Wednesday, June 25, 2008

Why storytelling?

Recently Katharine Hansen, PhD asked me two questions about storytelling for here to include on her blog. Never being one to write much – I thought I would use the answers on my blog….

1. What inspired you to "cross over" and explore the applied side of storytelling, e.g., your interview with Denning?

All oral storytelling is by definition applied… stories and storytelling with out context and culture to hang it on - is television. Television can’t be confused with the oral tradition. Storytelling requires at least two participants a listener and a speaker to have a face to face interaction. In a storytelling the listener is participating in the co-creation of the story by the active use of their imagination and their response - physically, mentally and spiritually to the story.

Oral storytelling is the nuts and bolts of the sales process. Media and sales people who ignore this skill set do so at their own peril. Whether for world peace or pure entertainment, we are going to need to make the case that storytelling is useful in all forms of human relationship. To make that case we most demonstrate empirically that storytelling is entertaining, useful and applicable to the real world.

In the modern media culture many artists consider themselves storytellers – they are making an error in describing themselves in this way. Storytelling is the application of the story to the open canvas of the human mind while changing the colors to better suit the particular conditions and needs of that day.

Oral storytelling in it’s highest from is a breath from the divine and a service to all of creation. Any art form that leaves no room for the imagination in the minds of the audience is not storytelling – but something far more insidious. We leave an oral storytelling event with the feeling that the world is bigger then we can dare to imagine.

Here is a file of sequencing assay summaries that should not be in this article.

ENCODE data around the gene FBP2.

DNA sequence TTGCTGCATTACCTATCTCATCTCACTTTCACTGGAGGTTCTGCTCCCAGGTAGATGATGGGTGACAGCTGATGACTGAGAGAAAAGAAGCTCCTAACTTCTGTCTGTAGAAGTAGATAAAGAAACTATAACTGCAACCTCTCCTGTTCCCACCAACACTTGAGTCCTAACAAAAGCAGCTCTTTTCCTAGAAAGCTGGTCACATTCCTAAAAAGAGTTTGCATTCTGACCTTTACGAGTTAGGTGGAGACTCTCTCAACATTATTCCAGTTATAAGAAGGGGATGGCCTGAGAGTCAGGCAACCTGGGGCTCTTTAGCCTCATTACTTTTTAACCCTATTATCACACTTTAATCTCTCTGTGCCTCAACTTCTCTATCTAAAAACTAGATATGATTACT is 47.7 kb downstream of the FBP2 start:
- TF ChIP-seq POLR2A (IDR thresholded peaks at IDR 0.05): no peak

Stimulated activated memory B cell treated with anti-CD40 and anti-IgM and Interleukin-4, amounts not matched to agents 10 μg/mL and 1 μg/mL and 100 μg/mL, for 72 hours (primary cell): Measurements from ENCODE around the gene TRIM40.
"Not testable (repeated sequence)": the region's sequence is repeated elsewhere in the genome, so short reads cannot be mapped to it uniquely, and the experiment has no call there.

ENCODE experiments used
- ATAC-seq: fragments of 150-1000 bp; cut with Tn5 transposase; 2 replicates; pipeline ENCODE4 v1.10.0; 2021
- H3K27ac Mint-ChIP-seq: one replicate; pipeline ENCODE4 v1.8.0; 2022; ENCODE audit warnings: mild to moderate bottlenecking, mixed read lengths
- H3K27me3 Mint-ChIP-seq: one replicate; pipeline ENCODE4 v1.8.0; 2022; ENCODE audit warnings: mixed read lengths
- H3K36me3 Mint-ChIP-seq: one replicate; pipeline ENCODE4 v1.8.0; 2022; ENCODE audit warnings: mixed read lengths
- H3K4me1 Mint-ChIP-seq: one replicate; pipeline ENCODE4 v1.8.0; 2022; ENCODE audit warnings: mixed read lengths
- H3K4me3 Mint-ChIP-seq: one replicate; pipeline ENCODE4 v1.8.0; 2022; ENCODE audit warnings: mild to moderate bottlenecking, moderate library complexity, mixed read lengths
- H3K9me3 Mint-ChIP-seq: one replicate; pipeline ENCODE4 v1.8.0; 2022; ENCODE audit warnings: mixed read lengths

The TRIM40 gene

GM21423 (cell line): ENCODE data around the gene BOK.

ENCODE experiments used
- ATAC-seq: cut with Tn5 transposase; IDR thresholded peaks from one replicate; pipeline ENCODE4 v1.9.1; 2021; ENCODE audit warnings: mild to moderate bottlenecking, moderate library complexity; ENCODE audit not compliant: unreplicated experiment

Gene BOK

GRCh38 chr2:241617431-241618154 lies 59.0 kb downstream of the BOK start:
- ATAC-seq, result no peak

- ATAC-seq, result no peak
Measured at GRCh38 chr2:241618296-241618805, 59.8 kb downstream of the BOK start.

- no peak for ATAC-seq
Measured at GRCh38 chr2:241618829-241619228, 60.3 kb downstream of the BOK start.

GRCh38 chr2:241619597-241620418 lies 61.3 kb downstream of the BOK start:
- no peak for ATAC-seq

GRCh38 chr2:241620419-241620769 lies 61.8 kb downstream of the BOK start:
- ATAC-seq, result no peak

To listen to the Steven Denning interview…

2. You blog about your struggle with dyslexia. Briefly, how has this struggle affected your development as a storyteller?

I have a mind that does not work. Poor me – I’m over it – I have learned – no I was forced to compensate by the very nature of the structure of my mind. I could not read, I could not write – all I had as a child was the words in my mouth and the space between my ears. But in the end I don’t believe that dyslexic people are better speakers then non-dyslexic people – Dyslexic people are forced to learn to great lessons early in life that are a great advantage as we grow older.

1) You can’t do it all. You’re going to need help.
2) Your mind is a great device for creativity – not a good place to store things.

This blog post is written by dyslexic person about his experience being dyslexic and has been intentionally left uncorrected except for a Microsoft word spell check.

Creative commons 3.0 non-derivative license please include the following links.

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